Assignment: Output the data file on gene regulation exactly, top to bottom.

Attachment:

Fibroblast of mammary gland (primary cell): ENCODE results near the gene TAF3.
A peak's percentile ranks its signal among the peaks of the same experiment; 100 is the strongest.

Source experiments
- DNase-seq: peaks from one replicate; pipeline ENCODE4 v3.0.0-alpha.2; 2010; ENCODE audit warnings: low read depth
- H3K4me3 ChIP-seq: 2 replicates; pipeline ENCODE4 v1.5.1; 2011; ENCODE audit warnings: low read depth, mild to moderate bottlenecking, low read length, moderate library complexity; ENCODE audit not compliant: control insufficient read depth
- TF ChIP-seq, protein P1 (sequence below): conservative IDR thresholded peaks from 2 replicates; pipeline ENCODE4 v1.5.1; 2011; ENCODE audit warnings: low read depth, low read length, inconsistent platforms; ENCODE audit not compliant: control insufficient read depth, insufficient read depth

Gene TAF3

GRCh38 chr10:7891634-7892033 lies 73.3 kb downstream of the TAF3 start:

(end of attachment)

Fibroblast of mammary gland (primary cell): ENCODE results near the gene TAF3.
A peak's percentile ranks its signal among the peaks of the same experiment; 100 is the strongest.

Source experiments
- DNase-seq: peaks from one replicate; pipeline ENCODE4 v3.0.0-alpha.2; 2010; ENCODE audit warnings: low read depth
- H3K4me3 ChIP-seq: 2 replicates; pipeline ENCODE4 v1.5.1; 2011; ENCODE audit warnings: low read depth, mild to moderate bottlenecking, low read length, moderate library complexity; ENCODE audit not compliant: control insufficient read depth
- TF ChIP-seq, protein P1 (sequence below): conservative IDR thresholded peaks from 2 replicates; pipeline ENCODE4 v1.5.1; 2011; ENCODE audit warnings: low read depth, low read length, inconsistent platforms; ENCODE audit not compliant: control insufficient read depth, insufficient read depth

Gene TAF3

GRCh38 chr10:7891634-7892033 lies 73.3 kb downstream of the TAF3 start: